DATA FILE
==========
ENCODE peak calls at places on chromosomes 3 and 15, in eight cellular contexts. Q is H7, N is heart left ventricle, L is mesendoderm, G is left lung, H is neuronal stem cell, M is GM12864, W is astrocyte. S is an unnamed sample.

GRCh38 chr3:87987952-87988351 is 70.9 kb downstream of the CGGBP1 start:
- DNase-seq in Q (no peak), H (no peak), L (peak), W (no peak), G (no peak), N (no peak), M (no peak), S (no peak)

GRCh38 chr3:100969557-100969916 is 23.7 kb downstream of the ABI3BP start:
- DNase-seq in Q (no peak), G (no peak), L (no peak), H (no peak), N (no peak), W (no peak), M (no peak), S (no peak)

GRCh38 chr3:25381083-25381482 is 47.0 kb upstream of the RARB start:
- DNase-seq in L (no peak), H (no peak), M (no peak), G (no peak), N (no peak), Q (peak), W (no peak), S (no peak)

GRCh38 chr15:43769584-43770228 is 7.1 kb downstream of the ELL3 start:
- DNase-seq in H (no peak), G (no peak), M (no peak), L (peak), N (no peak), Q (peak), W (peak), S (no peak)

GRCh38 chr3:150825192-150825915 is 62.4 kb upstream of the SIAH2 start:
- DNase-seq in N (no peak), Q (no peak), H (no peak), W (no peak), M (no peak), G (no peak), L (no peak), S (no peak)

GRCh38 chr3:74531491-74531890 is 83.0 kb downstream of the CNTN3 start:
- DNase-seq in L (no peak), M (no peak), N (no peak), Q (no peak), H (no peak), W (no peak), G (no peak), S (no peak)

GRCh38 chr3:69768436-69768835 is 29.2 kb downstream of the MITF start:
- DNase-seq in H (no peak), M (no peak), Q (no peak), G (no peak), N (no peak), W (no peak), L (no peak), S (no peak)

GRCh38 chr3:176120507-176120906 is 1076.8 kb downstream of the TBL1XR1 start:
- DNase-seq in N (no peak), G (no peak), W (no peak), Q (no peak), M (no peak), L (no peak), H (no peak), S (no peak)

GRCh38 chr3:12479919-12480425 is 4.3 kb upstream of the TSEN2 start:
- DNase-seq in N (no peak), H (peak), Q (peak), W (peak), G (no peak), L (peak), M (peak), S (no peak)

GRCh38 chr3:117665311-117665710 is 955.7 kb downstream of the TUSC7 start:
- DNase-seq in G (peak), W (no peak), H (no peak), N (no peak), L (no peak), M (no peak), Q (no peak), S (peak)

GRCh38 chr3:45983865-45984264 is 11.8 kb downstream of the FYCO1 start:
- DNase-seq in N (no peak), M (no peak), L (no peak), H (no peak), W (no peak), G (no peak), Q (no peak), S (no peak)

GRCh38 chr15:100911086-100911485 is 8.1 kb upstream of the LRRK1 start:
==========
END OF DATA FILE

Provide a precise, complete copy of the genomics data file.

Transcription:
ENCODE peak calls at places on chromosomes 3 and 15, in eight cellular contexts. Q is H7, N is heart left ventricle, L is mesendoderm, G is left lung, H is neuronal stem cell, M is GM12864, W is astrocyte. S is an unnamed sample.

GRCh38 chr3:87987952-87988351 is 70.9 kb downstream of the CGGBP1 start:
- DNase-seq in Q (no peak), H (no peak), L (peak), W (no peak), G (no peak), N (no peak), M (no peak), S (no peak)

GRCh38 chr3:100969557-100969916 is 23.7 kb downstream of the ABI3BP start:
- DNase-seq in Q (no peak), G (no peak), L (no peak), H (no peak), N (no peak), W (no peak), M (no peak), S (no peak)

GRCh38 chr3:25381083-25381482 is 47.0 kb upstream of the RARB start:
- DNase-seq in L (no peak), H (no peak), M (no peak), G (no peak), N (no peak), Q (peak), W (no peak), S (no peak)

GRCh38 chr15:43769584-43770228 is 7.1 kb downstream of the ELL3 start:
- DNase-seq in H (no peak), G (no peak), M (no peak), L (peak), N (no peak), Q (peak), W (peak), S (no peak)

GRCh38 chr3:150825192-150825915 is 62.4 kb upstream of the SIAH2 start:
- DNase-seq in N (no peak), Q (no peak), H (no peak), W (no peak), M (no peak), G (no peak), L (no peak), S (no peak)

GRCh38 chr3:74531491-74531890 is 83.0 kb downstream of the CNTN3 start:
- DNase-seq in L (no peak), M (no peak), N (no peak), Q (no peak), H (no peak), W (no peak), G (no peak), S (no peak)

GRCh38 chr3:69768436-69768835 is 29.2 kb downstream of the MITF start:
- DNase-seq in H (no peak), M (no peak), Q (no peak), G (no peak), N (no peak), W (no peak), L (no peak), S (no peak)

GRCh38 chr3:176120507-176120906 is 1076.8 kb downstream of the TBL1XR1 start:
- DNase-seq in N (no peak), G (no peak), W (no peak), Q (no peak), M (no peak), L (no peak), H (no peak), S (no peak)

GRCh38 chr3:12479919-12480425 is 4.3 kb upstream of the TSEN2 start:
- DNase-seq in N (no peak), H (peak), Q (peak), W (peak), G (no peak), L (peak), M (peak), S (no peak)

GRCh38 chr3:117665311-117665710 is 955.7 kb downstream of the TUSC7 start:
- DNase-seq in G (peak), W (no peak), H (no peak), N (no peak), L (no peak), M (no peak), Q (no peak), S (peak)

GRCh38 chr3:45983865-45984264 is 11.8 kb downstream of the FYCO1 start:
- DNase-seq in N (no peak), M (no peak), L (no peak), H (no peak), W (no peak), G (no peak), Q (no peak), S (no peak)

GRCh38 chr15:100911086-100911485 is 8.1 kb upstream of the LRRK1 start: